Saturday, February 21, 2009

Producing ethanol is more efficient than gasoline...debunked...

One of the problems with the ethanol industry is their reliance on fallacious arguments to make their case. This doesn't help with the long term viability of the industry.

In one of the more frustrating arguments, ethanol proponents argue that producing gasoline is actually less efficient than producing ethanol. This is ludicrous on its face.

Here is a typical argument that producing ethanol is more efficient than gasoline. Minnesota department of Agriculture propagates this fallacy here.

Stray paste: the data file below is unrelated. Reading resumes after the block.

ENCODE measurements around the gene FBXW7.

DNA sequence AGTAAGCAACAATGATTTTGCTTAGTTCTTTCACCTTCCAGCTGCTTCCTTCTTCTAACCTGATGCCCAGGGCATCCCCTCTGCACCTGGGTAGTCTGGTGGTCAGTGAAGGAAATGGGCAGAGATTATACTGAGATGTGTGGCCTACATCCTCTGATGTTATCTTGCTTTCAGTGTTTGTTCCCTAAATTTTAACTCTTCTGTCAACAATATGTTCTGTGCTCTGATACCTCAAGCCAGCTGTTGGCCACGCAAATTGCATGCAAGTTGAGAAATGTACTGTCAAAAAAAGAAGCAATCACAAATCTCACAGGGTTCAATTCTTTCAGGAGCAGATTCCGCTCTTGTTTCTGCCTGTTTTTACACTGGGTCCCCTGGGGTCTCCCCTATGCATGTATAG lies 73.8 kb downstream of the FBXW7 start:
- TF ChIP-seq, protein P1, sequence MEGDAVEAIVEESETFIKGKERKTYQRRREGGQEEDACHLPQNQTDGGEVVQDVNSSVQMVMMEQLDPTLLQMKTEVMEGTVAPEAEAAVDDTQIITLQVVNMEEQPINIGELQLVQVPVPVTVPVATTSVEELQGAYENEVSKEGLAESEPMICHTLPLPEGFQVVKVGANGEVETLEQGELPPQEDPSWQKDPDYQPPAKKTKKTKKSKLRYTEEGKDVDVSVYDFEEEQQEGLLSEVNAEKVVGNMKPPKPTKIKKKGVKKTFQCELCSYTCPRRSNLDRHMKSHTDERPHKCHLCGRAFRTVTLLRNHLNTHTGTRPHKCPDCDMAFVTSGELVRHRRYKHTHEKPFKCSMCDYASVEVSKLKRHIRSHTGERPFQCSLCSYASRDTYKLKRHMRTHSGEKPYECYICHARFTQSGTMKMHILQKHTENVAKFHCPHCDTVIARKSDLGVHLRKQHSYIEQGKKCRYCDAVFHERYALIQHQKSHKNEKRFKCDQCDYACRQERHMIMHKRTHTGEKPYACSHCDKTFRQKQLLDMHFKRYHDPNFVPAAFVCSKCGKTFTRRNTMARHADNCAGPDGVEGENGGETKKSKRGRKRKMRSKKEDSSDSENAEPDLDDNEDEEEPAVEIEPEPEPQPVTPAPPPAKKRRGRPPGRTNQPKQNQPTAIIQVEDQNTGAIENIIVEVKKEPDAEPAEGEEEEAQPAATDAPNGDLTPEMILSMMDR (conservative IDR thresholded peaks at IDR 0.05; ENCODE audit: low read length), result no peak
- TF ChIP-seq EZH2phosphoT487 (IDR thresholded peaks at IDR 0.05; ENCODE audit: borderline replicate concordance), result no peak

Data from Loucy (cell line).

To produce 1 btu of energy in ethanol, (1.67 btu returned to 1 btu used), it would take .6 btu's to produce 1btu of ethanol. This system has a 40% efficiency rating.

To produce 1 btu of energy of gasoline from crude, it takes .2 btu of energy, for an 80% efficiency.

But the Argonne National Laboratory is cited to show false scientific data as shown here. They show that ethanol has a 1.67% return on energy used, and that oil has a .8% net energy return. These numbers are inaccurate because they show two different statistics. It is true that producing gasoline from oil is an 80% efficient process. However, the 1:1.67 return is a measure of energy used versus energy returned. Oil, therefore, would be 1:4 return (based on returning .8 btus on a .2 btu investment). This is a very large difference.

For ethanol to be taken seriously, the arguments for its use must be accurate.

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